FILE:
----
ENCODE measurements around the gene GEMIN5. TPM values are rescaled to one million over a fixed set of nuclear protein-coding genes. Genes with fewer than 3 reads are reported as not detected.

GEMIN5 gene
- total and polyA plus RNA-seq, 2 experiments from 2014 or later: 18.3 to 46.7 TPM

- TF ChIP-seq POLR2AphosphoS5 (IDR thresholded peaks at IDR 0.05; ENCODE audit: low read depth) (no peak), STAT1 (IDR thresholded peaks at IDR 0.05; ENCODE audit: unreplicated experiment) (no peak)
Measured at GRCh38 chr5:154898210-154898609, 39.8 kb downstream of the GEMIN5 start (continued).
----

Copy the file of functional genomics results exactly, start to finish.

ENCODE measurements around the gene GEMIN5. TPM values are rescaled to one million over a fixed set of nuclear protein-coding genes. Genes with fewer than 3 reads are reported as not detected.

GEMIN5 gene
- total and polyA plus RNA-seq, 2 experiments from 2014 or later: 18.3 to 46.7 TPM

- TF ChIP-seq POLR2AphosphoS5 (IDR thresholded peaks at IDR 0.05; ENCODE audit: low read depth) (no peak), STAT1 (IDR thresholded peaks at IDR 0.05; ENCODE audit: unreplicated experiment) (no peak)
Measured at GRCh38 chr5:154898210-154898609, 39.8 kb downstream of the GEMIN5 start (continued).